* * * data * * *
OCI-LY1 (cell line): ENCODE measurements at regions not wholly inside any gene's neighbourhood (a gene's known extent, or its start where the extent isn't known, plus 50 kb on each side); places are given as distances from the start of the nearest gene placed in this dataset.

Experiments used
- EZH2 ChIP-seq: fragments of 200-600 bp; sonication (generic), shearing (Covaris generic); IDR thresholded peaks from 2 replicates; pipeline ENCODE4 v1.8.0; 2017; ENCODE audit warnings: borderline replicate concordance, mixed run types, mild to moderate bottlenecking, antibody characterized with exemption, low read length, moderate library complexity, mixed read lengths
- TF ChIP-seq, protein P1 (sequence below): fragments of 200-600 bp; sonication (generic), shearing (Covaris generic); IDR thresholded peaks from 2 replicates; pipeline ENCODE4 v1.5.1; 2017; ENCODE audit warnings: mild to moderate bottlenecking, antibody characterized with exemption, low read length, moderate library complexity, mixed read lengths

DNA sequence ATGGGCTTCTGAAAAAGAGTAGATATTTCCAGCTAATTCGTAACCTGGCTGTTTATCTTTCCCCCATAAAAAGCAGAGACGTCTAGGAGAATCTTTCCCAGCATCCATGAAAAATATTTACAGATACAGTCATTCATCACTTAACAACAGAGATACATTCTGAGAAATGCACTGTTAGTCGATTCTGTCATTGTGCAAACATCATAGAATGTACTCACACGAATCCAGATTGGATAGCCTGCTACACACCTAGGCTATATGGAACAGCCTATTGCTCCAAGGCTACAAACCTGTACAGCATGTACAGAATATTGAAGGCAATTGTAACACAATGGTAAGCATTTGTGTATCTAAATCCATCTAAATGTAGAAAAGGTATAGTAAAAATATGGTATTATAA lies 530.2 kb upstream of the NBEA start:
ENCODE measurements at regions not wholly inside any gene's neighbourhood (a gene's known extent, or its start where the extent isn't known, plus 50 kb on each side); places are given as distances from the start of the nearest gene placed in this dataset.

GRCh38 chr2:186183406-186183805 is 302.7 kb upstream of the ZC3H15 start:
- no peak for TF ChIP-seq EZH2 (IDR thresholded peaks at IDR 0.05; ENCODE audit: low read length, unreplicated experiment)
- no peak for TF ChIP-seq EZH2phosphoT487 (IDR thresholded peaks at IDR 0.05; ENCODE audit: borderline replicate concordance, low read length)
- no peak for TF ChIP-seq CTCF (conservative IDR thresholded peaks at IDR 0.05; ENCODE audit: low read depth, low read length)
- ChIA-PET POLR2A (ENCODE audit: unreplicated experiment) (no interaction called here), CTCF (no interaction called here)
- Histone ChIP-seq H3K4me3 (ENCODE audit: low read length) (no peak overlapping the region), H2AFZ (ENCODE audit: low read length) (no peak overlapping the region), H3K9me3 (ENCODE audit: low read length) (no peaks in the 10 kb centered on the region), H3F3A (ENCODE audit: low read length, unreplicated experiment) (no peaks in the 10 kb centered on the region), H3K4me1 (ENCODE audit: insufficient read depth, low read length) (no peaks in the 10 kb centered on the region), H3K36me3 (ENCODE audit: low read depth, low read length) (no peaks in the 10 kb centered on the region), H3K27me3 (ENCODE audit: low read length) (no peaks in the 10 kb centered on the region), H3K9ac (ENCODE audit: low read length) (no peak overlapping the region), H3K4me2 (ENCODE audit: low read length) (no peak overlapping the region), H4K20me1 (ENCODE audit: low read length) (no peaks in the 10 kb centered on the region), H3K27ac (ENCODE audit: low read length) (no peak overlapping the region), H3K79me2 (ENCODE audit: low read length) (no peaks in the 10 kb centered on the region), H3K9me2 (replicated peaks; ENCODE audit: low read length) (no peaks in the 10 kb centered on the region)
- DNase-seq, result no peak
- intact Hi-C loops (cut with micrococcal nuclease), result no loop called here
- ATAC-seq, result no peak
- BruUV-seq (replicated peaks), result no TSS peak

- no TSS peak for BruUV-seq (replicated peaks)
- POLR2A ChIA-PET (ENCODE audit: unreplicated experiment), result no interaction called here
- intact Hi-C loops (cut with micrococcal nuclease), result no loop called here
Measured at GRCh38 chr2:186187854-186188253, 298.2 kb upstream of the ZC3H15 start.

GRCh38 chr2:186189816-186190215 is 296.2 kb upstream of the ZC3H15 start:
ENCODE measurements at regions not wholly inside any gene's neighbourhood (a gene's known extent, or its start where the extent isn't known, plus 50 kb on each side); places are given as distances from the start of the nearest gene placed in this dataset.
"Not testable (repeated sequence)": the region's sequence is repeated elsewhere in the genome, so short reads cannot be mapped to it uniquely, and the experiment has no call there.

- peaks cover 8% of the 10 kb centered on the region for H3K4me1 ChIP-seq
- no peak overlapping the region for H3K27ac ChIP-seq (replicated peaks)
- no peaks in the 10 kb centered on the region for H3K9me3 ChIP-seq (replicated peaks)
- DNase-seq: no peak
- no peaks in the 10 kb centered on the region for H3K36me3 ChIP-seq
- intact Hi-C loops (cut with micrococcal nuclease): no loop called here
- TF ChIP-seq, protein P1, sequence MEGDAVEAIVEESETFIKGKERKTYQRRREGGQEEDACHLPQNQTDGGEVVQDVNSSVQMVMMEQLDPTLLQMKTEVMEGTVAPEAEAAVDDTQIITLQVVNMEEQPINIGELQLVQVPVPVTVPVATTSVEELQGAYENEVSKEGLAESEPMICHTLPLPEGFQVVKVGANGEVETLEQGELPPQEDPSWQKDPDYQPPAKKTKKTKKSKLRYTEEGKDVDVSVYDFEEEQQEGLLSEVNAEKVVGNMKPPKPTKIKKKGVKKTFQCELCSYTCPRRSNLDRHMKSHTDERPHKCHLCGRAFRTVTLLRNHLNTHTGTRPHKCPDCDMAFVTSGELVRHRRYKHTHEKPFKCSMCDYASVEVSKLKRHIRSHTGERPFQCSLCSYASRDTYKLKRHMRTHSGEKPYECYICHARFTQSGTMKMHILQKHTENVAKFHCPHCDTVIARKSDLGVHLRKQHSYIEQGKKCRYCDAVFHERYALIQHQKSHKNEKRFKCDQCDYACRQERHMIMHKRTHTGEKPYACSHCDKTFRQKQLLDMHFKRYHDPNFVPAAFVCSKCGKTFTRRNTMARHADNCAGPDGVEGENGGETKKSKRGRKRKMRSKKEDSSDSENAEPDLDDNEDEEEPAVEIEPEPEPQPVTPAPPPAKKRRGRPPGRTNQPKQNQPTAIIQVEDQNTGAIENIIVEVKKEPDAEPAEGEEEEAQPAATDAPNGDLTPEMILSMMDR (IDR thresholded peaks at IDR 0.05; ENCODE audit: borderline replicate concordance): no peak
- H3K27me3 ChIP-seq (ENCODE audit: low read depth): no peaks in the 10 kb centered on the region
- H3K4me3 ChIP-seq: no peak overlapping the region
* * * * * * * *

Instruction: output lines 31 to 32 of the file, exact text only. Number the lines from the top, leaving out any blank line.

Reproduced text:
- H3K27me3 ChIP-seq (ENCODE audit: low read depth): no peaks in the 10 kb centered on the region
- H3K4me3 ChIP-seq: no peak overlapping the region